10 things you can do about GMOs in the food system

The jury is still out on whether genetically modified foods are bad for our health – there simply hasn’t been enough credible testing – but mounting evidence shows they are bad for the economy and bad for the environment.

In the last month three genetically modified crops were partially or completely deregulated: alfalfa, sugar beets, and a type of corn used for ethanol production. GE salmon are awaiting a decision by the FDA because they are animals and not crops and the modification is considered a “new animal drug.”

Those decisions were essentially the “shots fired across the bow” of the organic industry and the result was pandemonium. Folks were running around sure that the sky was falling and – as panicked animals do – turned to attack each other.

In the end, it appeared that the sheer enormity of it all made the whole issue too big to handle and when “faced with insurmountable opportunities,” as Diana Crane, PCC Natural Markets, said at Organicology last week, many just threw up their hands.

If farmers, seed growers, and food processors and distributors – those folks who should actually know something about the issue – are confused, consider the consumers. They are pretty much clueless.

In response to the February 9th newsletter, I got this note:

“Unbelievably depressing week and just listing it all out with no follow up actions we can do makes me feel worse. But what can we do? We’re really lost on GMO.”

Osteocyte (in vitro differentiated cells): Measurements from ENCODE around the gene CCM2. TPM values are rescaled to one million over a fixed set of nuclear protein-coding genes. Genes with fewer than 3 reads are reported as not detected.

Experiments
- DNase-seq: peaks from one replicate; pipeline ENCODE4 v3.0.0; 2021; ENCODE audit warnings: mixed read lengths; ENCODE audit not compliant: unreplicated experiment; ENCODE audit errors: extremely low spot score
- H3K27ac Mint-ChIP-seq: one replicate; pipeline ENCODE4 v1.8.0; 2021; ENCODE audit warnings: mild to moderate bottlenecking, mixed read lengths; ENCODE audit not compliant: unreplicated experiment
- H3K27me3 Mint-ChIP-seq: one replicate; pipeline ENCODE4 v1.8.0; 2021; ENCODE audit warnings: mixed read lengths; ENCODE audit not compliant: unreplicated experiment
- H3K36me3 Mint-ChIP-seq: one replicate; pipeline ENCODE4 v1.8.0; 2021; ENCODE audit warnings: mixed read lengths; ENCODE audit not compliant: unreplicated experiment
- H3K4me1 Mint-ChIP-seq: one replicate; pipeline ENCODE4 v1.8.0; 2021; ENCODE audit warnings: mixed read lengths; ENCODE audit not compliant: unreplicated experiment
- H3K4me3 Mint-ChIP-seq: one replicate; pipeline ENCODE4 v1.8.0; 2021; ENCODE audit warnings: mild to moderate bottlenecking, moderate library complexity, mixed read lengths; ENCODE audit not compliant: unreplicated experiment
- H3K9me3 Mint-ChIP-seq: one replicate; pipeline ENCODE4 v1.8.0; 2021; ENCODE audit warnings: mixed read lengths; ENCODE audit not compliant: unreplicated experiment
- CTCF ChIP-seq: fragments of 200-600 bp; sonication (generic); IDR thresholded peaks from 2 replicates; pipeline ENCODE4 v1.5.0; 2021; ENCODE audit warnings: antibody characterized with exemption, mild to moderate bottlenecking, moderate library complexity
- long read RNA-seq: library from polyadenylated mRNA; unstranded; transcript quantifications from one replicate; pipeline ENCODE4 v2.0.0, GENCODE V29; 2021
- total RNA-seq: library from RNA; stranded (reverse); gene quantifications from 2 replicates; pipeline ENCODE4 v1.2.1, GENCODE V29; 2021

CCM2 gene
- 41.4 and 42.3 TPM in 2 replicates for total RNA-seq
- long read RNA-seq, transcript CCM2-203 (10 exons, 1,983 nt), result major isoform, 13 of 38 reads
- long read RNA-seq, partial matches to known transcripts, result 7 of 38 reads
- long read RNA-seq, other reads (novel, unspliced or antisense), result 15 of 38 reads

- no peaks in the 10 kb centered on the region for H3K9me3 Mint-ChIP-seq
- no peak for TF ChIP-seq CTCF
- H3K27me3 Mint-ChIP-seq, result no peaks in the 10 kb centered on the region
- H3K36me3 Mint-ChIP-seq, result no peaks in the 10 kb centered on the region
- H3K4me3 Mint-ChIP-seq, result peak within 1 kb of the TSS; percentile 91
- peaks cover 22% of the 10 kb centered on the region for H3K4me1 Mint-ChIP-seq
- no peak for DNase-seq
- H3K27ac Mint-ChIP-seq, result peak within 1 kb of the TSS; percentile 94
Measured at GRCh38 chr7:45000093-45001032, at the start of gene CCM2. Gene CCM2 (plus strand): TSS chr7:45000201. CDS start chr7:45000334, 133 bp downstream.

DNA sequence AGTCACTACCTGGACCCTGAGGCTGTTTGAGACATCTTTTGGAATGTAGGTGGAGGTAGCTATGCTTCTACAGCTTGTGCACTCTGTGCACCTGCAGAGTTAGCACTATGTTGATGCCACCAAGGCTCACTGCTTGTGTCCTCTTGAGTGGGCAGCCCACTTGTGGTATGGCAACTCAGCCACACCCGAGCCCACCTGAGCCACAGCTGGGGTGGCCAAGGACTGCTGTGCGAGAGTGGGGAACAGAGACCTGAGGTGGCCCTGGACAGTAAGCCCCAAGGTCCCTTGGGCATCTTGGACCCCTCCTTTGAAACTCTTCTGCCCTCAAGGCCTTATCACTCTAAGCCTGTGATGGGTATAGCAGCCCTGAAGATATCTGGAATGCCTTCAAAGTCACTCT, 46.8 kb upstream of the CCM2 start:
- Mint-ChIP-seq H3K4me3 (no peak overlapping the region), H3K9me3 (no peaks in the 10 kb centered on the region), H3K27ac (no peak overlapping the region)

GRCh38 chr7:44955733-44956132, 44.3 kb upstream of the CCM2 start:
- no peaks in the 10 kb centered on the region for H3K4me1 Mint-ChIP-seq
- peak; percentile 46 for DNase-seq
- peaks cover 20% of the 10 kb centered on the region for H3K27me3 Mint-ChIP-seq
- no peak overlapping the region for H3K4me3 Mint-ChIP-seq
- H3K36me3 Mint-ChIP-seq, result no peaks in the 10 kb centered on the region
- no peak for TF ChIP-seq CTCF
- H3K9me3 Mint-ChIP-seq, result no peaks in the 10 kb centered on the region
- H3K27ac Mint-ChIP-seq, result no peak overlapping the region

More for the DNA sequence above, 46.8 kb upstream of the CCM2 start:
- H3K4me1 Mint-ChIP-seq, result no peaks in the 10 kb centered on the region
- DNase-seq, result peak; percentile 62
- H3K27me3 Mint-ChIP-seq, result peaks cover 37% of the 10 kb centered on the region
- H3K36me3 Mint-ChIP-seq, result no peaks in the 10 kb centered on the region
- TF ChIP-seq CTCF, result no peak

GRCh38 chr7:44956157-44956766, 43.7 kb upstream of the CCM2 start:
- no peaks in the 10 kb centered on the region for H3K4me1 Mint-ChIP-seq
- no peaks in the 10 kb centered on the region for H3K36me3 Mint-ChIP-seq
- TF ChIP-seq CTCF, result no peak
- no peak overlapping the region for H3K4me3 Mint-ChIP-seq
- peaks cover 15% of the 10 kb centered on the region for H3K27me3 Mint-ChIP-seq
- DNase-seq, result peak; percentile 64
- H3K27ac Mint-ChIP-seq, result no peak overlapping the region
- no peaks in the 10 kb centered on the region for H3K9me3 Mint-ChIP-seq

Well, folks, here are a few things you – and consumers across the country – can do:

  1. Get smart – Read as much as you can about the issue. We have listed a number of books of interest on the GoodFood World reading list. A Google search will launch you on your way on the Internet. Get to know about the issues on “both sides of the fence.”
  2. Get political – Contact your Congressmen and Senators and tell them how you feel. Let the President know by calling the President Obama Comment line at (202) 456-1111 or fill out the email form here: http://www.whitehouse.gov/contact/
  3. Get active – Comment on all the blogs/facebook pages/websites you can find that are even closely related; and tweet away. Make your voice heard.
  4. Get legal – Donate as much as you comfortably can to the Center for Food Safety – those folks are working hard on the legal front. There are several lawsuits in action right now and for a small group they are making a big difference!
  5. Get cooperative – Many food co-ops are certified organic retailers for one or more departments. PCC Natural Markets here in Seattle – the largest consumer-owned food co-op in the country – has just signed on to the Non-GMO Project. The PCC also gives preference to non-GMO products as part of their purchasing policy. Many other food co-ops are developing similar policies.
  6. Get apps – Here are three iPhone/iPad apps that you can use while shopping to select products that are GMO-free – search for:
    Non-GMO Project Shopping Guide
    True Food – the Center for Food Safety Non-GMO Shopping Guide
    ShopNoGMO
  7. Get labeled – The USDA and FDA do not require labels on GMOs or products containing GMOs. Talk to your political representatives and support the Center for Food Safety in their effort to use the legal system to require labeling of GMOs. It worked for BGH in milk. You can now buy conventional milk that does not come from cows treated with bovine growth hormone and is labeled as such.
  8. Get organic – To date, the best way to ensure that you are not consuming GMOs is to buy organic food. The National Organic Program does not allows any GMOs in fresh or processed foods.
  9. Get planting – Grow your own. There are dozens of seed companies across the US that offer organic seeds to farmers and consumers. When you grow your own food – even as little as lettuce in a patio pot – you control your own food.
  10. Get together – Find other people who feel the same way you do. Learn more. Teach more. When faced with “insurmountable opportunities,” grab one and get going.

A special thanks to Jim Riddle, Organic Outreach Coordinator at the University of Minnesota, for keeping me accurate!

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